Myth #5 – Fair Trade certification is not an efficient way to eliminate poverty – Economists seem to assume that fair traders are only working to eliminate poverty through certified trade. However, fair trade is better understood as a social movement that encompasses a broad array of sustainable, poverty-alleviation strategies. Most of the leaders of the fair trade system are aware that certification alone will not immediately eliminate food insecurity or dramatically increase the income of most fair trade coffee farmers. But there is strong evidence that fair trade increases farmers’ incomes, improves local ecosystems, allows farmers to keep their children in school longer, and increases access to health care. Fair traders know that certification is just one tool among many for reducing poverty and empowering producers. Thus, some are increasing consumer demand by certifying fair trade towns and universities, others are improving the standards for fair trade certification so that farmers receive more income, and still others are enhancing coffee quality so that farmers can be paid more than the minimum fair trade prices.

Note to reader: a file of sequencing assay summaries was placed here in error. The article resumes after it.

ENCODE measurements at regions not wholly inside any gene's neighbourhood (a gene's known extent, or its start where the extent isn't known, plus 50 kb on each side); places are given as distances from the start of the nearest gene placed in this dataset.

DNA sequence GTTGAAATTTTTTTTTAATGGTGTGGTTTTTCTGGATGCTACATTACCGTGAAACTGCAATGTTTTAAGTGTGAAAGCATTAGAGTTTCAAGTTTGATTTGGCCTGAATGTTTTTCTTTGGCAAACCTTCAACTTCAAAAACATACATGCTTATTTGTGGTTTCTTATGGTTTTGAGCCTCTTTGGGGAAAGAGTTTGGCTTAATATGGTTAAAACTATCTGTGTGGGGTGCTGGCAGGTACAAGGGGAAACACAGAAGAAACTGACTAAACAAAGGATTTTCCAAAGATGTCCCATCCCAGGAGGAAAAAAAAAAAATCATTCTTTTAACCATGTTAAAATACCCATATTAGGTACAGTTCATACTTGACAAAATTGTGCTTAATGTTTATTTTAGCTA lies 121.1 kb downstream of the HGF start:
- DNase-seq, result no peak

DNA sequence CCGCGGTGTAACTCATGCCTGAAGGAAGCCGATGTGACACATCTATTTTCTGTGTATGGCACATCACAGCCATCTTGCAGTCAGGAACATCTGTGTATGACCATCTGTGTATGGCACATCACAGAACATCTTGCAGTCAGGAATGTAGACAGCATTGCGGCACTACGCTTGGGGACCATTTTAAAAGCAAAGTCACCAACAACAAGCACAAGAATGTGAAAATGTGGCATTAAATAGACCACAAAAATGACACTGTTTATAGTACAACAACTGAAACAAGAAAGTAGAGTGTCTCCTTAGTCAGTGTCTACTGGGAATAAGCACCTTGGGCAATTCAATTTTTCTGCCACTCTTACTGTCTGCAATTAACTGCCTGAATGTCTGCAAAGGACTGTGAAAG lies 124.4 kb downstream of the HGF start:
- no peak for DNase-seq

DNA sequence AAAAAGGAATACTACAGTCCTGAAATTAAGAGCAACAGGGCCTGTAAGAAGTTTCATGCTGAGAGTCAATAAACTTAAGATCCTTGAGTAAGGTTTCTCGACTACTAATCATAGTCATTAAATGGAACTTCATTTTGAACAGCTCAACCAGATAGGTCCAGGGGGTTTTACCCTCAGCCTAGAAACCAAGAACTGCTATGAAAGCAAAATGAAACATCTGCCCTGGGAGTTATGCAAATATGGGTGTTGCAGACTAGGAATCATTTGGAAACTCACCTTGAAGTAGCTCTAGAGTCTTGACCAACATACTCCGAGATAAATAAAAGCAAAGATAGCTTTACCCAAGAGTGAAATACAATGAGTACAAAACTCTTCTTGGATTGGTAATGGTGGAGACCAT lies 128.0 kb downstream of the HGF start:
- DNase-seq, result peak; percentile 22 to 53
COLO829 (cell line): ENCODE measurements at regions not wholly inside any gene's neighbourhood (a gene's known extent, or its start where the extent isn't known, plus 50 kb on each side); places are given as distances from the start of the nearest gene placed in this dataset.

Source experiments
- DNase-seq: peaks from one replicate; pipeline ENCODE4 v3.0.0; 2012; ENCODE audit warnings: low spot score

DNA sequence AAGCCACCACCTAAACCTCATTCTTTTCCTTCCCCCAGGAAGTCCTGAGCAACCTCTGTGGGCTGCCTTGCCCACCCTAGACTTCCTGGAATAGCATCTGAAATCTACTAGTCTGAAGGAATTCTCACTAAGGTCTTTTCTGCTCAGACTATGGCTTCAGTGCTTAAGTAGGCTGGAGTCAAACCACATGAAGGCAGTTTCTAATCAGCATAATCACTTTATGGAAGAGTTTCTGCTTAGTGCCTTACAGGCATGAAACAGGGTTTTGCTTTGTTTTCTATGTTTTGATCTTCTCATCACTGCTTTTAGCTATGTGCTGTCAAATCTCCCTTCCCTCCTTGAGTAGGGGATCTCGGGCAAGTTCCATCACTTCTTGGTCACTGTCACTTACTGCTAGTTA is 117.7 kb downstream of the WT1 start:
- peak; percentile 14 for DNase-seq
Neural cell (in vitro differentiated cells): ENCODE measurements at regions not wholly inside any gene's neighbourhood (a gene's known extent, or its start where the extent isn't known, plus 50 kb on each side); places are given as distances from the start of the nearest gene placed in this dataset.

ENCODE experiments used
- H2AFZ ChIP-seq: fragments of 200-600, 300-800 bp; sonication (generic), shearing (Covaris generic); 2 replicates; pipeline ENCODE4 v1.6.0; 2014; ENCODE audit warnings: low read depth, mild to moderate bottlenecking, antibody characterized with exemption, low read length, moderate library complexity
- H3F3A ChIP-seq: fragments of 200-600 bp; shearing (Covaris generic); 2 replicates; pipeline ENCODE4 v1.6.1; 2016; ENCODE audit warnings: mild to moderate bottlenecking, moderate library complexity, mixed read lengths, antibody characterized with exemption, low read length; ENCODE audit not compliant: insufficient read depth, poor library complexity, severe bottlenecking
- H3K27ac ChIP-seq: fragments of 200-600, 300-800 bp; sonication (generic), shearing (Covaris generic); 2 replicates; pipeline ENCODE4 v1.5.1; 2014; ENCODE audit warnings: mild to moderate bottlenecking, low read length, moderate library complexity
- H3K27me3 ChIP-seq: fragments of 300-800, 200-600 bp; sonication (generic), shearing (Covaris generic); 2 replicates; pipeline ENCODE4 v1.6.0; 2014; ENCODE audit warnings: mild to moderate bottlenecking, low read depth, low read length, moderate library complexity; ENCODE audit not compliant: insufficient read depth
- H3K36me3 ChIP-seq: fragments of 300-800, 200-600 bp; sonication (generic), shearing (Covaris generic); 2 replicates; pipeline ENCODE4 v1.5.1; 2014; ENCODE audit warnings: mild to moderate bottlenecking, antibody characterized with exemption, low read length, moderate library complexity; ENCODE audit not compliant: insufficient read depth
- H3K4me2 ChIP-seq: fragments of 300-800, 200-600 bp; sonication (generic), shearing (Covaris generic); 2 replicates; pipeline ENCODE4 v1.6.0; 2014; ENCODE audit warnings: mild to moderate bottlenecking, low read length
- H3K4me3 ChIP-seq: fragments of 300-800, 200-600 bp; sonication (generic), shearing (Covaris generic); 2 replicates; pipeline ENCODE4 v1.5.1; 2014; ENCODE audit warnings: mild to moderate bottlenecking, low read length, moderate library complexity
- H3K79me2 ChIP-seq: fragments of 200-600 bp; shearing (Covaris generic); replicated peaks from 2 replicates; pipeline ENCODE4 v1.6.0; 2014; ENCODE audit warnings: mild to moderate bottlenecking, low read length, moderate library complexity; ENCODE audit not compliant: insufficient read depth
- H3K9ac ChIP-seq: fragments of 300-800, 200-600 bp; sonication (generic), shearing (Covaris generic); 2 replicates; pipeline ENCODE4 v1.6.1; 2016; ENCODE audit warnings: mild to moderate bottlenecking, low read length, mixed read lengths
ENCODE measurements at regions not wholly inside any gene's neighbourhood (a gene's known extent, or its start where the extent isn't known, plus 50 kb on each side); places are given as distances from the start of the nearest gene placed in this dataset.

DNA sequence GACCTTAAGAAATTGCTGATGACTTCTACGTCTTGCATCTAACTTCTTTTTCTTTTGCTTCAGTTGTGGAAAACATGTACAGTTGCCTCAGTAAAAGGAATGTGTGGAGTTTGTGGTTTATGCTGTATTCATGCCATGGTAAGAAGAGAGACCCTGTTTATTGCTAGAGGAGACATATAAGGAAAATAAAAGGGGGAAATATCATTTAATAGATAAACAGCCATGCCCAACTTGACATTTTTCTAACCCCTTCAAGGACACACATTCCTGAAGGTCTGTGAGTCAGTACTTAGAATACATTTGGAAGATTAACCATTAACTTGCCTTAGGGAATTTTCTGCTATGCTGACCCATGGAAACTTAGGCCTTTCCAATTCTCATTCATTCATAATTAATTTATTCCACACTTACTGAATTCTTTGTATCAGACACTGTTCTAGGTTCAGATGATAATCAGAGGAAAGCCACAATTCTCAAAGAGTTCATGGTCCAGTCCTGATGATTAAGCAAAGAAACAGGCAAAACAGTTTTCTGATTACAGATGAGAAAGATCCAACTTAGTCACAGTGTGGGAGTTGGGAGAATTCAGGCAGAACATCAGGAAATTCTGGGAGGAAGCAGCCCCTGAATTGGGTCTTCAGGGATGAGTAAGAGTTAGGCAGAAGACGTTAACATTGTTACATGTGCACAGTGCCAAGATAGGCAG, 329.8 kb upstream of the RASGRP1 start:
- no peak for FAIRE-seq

Keith Brown is an associate professor of sociology at Saint Joseph’s University. He is the author of Buying Into Fair Trade: Culture, Morality, and Consumption (New York University Press, 2013).
Sarah Lyon is an associate professor of anthropology at the University of Kentucky. She is the author of Coffee and Community: Maya Farmers and Fair Trade Markets (Colorado University Press 2011) and the co-editor of Fair Trade and Social Justice: Global Ethnographies (New York University Press 2010).
Both authors contributed equally to this post.